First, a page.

Concept: add classlike methods to processes
Processes or library routines could have API hooks through which other programs can request information about the process without effecting the process itself, or perhaps the method could cause the process to change its behavior.
Example: tar would have hooks for an external program to check the name of the current file being tar'd, see the percentage complete for the file, and see the percentage complete for the whole batch of files. Any external progam (with appropriate permissions) can ask tar to report its status. When the method is called, a thread/fork is created which will not crash tar if the thread/fork crashes. No one would need to rewrite or copy code from tar to create a new graphical status bar for their archival program.
Concept: OS built on structured datatypes + XPath file access methods
Unix is currently built on unstructured text, with logic separated into different programs with their own data structures. When connecting different programs together to work on each others' data, one program formats the data into plain text and the other parses the plain text back into data. This is wasted CPU time.
In a hypothetical operating system, communications between processes may include standardized data structures that both processes understand. I hear that CORBA does this, but I've never taken a look at it and hear that it's extremely difficult to write. I would extend this data-structure inter-process communication concept down to the filesystem and the shell tools.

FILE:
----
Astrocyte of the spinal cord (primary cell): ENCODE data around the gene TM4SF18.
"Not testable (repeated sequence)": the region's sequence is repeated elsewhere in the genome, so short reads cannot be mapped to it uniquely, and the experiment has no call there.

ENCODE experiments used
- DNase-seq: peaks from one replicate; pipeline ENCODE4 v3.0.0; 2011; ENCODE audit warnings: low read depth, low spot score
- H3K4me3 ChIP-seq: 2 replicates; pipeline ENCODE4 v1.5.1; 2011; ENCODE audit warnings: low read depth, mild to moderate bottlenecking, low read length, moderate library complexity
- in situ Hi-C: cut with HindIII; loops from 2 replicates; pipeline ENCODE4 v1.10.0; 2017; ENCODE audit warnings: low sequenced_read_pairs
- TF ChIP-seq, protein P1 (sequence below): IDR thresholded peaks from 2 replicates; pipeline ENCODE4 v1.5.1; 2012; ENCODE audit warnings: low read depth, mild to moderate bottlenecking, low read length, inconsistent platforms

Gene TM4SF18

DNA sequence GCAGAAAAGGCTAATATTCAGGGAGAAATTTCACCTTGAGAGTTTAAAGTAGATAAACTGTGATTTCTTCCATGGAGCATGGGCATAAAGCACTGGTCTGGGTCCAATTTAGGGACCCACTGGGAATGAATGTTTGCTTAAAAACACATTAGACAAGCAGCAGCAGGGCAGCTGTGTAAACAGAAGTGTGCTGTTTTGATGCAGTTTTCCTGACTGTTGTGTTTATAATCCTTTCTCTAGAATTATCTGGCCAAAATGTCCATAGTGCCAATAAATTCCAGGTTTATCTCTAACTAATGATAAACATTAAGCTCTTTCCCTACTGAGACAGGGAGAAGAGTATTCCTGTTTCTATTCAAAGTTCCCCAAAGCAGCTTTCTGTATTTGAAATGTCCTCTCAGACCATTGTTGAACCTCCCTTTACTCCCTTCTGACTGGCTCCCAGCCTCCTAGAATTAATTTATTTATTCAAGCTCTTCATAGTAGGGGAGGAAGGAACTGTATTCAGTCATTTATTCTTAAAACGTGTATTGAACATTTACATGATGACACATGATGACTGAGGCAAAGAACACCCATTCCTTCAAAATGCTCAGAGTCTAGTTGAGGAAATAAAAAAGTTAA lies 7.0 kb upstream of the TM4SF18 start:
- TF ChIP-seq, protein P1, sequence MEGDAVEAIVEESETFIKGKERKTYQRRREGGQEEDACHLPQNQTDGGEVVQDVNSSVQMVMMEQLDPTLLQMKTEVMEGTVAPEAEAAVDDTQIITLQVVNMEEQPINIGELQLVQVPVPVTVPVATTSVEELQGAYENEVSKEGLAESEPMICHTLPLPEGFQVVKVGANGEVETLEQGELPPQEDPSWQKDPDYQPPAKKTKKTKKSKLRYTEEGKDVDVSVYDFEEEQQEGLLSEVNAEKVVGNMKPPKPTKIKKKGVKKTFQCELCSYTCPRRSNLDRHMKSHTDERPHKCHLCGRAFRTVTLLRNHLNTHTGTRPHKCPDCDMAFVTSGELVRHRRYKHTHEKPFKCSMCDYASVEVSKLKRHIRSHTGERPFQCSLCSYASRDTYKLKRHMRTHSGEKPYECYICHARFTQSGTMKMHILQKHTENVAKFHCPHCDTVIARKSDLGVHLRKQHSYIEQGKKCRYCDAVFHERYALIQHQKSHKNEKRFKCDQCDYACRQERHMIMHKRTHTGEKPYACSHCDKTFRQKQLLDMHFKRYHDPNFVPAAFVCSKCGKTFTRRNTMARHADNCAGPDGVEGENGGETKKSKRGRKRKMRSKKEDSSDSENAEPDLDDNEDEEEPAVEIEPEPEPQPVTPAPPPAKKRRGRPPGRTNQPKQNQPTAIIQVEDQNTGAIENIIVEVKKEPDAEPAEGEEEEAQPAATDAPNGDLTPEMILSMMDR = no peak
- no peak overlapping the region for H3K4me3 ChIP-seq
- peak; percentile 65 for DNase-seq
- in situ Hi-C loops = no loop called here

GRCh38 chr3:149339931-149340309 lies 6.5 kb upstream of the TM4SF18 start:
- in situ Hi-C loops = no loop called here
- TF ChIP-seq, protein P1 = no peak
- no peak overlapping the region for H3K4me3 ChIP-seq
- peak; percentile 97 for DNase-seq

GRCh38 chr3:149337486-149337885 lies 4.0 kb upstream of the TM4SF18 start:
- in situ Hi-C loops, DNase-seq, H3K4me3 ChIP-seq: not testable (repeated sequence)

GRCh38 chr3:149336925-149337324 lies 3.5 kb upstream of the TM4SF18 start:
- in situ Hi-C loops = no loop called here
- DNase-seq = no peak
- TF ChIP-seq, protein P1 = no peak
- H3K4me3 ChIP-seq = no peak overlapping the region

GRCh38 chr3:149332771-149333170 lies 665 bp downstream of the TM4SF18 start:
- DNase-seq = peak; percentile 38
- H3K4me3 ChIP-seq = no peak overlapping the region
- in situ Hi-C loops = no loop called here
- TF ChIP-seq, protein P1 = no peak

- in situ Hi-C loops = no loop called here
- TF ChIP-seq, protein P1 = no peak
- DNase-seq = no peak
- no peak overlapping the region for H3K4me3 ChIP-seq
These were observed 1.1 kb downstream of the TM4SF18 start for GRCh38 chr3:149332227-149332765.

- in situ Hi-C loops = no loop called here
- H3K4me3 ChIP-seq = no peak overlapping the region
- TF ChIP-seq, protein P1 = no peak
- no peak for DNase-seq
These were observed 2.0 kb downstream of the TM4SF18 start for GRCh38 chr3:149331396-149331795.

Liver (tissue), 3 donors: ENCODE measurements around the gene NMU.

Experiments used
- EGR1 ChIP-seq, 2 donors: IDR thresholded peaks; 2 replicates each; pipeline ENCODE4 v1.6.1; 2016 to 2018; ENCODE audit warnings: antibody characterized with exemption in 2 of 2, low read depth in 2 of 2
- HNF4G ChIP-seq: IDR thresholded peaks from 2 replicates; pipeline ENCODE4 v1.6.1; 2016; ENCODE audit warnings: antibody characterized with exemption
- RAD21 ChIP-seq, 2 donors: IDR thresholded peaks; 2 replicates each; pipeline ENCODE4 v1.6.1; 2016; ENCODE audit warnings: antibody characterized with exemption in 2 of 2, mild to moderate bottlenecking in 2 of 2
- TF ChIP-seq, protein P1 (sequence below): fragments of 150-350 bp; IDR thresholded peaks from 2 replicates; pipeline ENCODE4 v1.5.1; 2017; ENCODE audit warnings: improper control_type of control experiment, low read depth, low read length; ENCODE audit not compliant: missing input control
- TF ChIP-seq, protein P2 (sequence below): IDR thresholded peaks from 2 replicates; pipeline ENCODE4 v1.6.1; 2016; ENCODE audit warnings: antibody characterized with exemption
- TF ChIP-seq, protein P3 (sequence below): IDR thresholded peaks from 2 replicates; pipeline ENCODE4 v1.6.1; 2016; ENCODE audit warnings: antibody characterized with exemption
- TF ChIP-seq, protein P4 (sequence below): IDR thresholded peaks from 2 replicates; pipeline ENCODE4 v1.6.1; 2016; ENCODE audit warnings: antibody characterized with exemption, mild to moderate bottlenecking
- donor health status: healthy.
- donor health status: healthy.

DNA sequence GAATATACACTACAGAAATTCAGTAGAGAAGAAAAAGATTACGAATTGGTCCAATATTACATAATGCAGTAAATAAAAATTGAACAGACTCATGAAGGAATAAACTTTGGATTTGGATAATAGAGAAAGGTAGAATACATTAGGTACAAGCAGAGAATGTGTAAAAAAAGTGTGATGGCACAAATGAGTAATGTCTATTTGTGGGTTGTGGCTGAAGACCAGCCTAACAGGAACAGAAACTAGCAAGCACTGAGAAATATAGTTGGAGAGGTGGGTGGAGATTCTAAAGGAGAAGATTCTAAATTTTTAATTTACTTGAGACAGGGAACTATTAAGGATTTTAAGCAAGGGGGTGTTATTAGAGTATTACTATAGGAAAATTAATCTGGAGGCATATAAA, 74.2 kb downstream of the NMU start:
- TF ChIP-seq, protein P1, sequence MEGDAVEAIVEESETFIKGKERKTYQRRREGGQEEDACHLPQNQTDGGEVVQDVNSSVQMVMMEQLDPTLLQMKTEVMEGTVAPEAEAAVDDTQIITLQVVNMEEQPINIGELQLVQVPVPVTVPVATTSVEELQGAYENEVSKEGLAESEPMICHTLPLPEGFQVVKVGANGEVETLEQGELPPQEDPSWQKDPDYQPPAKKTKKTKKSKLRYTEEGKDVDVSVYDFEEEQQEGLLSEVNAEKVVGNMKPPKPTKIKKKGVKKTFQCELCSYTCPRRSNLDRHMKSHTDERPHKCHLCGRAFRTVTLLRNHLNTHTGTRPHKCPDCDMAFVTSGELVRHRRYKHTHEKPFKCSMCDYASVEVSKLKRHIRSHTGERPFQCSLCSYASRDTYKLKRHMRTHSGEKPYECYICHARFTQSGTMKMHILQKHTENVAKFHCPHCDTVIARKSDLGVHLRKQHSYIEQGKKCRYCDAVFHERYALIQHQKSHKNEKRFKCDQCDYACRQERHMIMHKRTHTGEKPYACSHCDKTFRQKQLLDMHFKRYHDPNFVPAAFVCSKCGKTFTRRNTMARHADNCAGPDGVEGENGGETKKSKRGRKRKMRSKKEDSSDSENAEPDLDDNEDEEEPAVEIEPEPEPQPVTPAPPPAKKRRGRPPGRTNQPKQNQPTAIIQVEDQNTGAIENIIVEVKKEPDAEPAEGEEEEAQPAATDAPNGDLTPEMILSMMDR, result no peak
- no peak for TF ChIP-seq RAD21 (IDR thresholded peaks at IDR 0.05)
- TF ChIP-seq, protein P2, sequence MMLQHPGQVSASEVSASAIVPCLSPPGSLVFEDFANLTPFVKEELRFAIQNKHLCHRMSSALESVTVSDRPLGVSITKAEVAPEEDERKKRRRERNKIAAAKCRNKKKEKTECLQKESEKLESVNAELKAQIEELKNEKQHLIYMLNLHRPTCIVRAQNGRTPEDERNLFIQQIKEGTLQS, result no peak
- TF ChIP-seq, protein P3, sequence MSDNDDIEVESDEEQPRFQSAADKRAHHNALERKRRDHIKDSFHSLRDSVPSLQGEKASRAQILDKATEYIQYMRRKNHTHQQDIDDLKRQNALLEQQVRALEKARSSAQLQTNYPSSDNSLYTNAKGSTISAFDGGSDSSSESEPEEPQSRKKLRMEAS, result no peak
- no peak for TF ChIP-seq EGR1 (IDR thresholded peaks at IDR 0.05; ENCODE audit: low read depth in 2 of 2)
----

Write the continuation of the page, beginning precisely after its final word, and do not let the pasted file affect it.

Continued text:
People promoting this sort of thing generally describe it as "XML" because the XML world includes a standardized and readily available set of formats and APIs for accessing this kind of information. The XPath language in particular makes specifying a place in a hierarchy as easy and powerful as regular expressions make specifying part of a string.
How an XML-enabled filesystem would work:
You could run: cat /etc/passwd[@uid=0]@login
to get a list of user names whose UID is 0. No need to use sed or learn regular expressions, and the password file does not need to be in traditional Unix format -- the system might put logins in the eighth field and the command would still work.
The xpath would be parsed by some level of the operating system, not the program. The passwd file would be converted into a nodeset containing a series of login names. The nodeset might be converted into plain text for printing by the shell, or perhaps the console might also be XML-enabled and allow you to perform operations on the login names by clicking on them to bring up a context menu.
If another process wanted to get a standard Unix text-formatted passwd file, it would get it, and a saved file would be converted into whatever the storage format is if it is well formed. XML lets you do this sort of thing. Also, each field in the passwd file might have its own security settings. For instance, normal users might not be able to access the @password field. This would make shadowing unnecessary.
To get these capabilities, every program on Unix will need to be rewritten to take nodesets. The C language may even need to be rewritten to add syntactic sugar for programming with XML. The data structures being passed around would basically be the structs and classes, with the compiler taking care of exposing and integrating them into the system.
Concept: Event-based filesystem
Allow users and administrators to script onLoad, onClose, onExecute events onto files. The scripting is done at the filesystem level, so no recompiling of programs is necessary. Scripts can be run with the same UID as the user, or can be suid (logging scripts). Scripts can be placed in a directory (such as, say, /) so that actions on any file within the directory trigger the event.
In a hypothetical system, the event model may be so fine-grained that entry into and exit from specific functions in an executable can be scripted, again without editing or recompiling the executable.